The Hiker Pro has a 0.3 micron filter. This is small enough to remove bacteria and protozoan cysts like Giardia. It will not filter out viruses, so if your water supply is likely to have viral contamination you should still boil it as a precaution.
This is not the smallest or lightest water purification you can buy, but unlike a Steripen you don't need to rely on batteries, unlike purification tablets it doesn't make the water taste strange, and unlike boiling you don't need fuel or fire. If I'm going somewhere with a questionable water supply, I will definitely be bringing it along.
Friday, September 10, 2010
Frank and Sue Wall, who run the popular Australian blog Our Hiking Blog recently released an e-book about eating well on the trails, co-authored by Sue Hadskis.
"Food to Go" is a bit different from other backpacking cookbooks. What I found unique about it is that it caters to a wide variety of ways to eat on a multi-day trip, rather than focusing on making dehydrated meals from scratch. It does cover recipes for such meals, but let's face it, there are a lot of backpackers who never cook from scratch when they're eating at home, and aren't about to start just because they're going on a trip!
There is a section comparing various pre-packaged freeze dried meals. These are growing in popularity, and it's nice to have some first-hand accounts regarding portion size, flavour and texture. While I wouldn't use these meals while hiking locally, I can see it being a good option if you are far from home and don't have access to a kitchen.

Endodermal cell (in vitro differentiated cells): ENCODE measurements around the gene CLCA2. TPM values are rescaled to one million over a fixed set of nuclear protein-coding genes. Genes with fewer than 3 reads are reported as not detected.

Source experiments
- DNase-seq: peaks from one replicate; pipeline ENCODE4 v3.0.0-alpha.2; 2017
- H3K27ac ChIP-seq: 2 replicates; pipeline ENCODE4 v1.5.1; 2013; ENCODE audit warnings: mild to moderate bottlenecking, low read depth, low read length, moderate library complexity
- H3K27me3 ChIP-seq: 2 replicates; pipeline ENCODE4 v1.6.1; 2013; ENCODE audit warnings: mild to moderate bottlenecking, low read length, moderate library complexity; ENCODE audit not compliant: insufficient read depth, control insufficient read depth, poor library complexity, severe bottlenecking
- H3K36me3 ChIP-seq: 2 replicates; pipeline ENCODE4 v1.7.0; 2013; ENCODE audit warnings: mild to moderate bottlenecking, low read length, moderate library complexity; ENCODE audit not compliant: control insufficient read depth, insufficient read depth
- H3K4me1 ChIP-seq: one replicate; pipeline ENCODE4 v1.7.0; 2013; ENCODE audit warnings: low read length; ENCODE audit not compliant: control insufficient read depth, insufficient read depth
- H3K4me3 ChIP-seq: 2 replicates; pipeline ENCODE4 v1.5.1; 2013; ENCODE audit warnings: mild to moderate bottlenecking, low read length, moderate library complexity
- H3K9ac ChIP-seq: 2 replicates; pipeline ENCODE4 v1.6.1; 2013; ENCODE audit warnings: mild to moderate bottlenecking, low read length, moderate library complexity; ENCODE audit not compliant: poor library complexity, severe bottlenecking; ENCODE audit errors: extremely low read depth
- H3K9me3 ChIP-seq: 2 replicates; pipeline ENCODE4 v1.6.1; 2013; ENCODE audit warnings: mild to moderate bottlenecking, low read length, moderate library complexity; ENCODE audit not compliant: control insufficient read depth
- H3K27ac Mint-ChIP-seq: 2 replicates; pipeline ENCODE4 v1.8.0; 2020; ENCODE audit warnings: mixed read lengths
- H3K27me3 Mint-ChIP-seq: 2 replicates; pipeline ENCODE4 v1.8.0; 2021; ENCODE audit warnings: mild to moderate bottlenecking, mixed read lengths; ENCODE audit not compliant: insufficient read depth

They also discuss dehydrating techniques at length, including examples of how to dehydrate a take-out meal for your trip. Brilliant! Even if you have no idea how to make a curry, you can buy one from your favourite restaurant, dehydrate it, and eat it at camp. Ditto your favourite stir fry or pad thai.
If you're willing to do a bit more work, there are also recipes which include the use of pre-packaged sauce mixes and other convenient ingredients. And of course for the purist there are recipes from scratch for both omnivores and vegetarians.
The book also includes sample four day menus from a variety of outdoors enthusiasts, myself included. It's quite interesting to see what different people like to eat on their trips. I know that when I'm at tramping huts in New Zealand, I'm always fascinated to see what other people are having for dinner. I think my biggest surprise was when some friends started cooking up garlic shrimp! (Granted, it was a one night trip.)